I’ve been brushing my face. I thought you should know.
I’ve been brushing it dry, using gentle upward strokes. Brushing my neck, too. And what other women might refer to as their décolletage, but what is for me, all skin and sternum.
When I pull the brush across my forehead, my skin ripples even under the light pressure. It’s as disconcerting as it is mesmerizing—a reminder that my skin’s growing a bit looser and my cheeks a little less round. There are fine smile lines around my eyes, even when I’m not smiling. Not complaints, just observations.
A few days ago, Faye looked at my face and announced, unprompted: “You don’t have wrinkles now, but you will when you’re a hundred.”
If I’m lucky, I thought. And so, perspective is thing I try to bear in mind.
Back to the face brush: I’m not claiming it works miracles, but it’s sure formed a habit. It feels less perfunctory and more sacred than other small practices of personal hygiene, and so at the risk of waxing poetic on the topic of sloughing off dead skin cells, I’ll say that I find it rather restorative.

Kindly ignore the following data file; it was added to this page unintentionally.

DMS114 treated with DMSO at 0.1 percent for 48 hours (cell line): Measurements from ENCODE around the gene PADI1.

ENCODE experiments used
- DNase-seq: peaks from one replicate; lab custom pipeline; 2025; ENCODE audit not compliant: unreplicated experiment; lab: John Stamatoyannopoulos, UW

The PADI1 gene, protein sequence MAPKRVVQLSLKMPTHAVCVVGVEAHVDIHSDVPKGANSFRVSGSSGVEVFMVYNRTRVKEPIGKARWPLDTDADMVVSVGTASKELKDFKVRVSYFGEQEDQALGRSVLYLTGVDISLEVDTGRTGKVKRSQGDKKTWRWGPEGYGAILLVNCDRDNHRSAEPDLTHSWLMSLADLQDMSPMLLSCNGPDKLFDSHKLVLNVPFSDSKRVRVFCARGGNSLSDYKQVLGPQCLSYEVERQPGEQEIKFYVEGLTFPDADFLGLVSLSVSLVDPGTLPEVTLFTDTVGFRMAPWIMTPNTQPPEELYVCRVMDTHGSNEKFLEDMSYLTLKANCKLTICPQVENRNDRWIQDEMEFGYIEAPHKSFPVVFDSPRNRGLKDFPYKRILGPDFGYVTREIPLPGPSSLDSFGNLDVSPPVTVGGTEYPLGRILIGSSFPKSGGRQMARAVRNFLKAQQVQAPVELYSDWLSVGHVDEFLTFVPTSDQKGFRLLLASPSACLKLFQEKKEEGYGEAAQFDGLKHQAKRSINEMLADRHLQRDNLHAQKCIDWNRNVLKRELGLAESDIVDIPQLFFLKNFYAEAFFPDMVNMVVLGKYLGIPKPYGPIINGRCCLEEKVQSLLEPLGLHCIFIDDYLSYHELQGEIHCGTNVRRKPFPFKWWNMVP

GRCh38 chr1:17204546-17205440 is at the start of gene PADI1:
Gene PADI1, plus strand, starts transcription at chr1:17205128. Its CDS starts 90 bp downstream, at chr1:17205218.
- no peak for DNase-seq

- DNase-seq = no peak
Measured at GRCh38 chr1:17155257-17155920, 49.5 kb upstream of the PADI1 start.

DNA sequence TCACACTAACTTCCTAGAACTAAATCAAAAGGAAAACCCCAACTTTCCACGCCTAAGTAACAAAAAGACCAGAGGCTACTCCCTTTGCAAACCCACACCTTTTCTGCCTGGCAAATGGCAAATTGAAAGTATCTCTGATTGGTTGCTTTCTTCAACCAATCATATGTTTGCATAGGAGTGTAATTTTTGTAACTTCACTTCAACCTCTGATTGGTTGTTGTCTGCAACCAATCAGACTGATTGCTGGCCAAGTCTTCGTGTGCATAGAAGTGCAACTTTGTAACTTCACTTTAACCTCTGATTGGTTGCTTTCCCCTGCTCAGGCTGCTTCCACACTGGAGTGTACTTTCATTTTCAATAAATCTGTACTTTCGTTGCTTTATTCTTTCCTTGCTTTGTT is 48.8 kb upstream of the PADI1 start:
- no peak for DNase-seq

More than that, there seems to be a physiological benefit. My skin feels less dry after brushing and I don’t think I’ve totally deluded myself into thinking that after brushing my skin is better able to absorb my latest favorite face oil; that somehow, against all odds, I’ve managed to maintain a bit of the glow that’s normally dampened this time of year.
All this to say, that if you’re looking to form a new habit, I wouldn’t tell you not to brush your face. Or your neck. Or whatever kind of chest you have. As Faye would say, “I’m really into it.”
What about you guys? Any face brushing enthusiasts out there? Other miracle workers (or close-enough) that I should know about?
For the curious:
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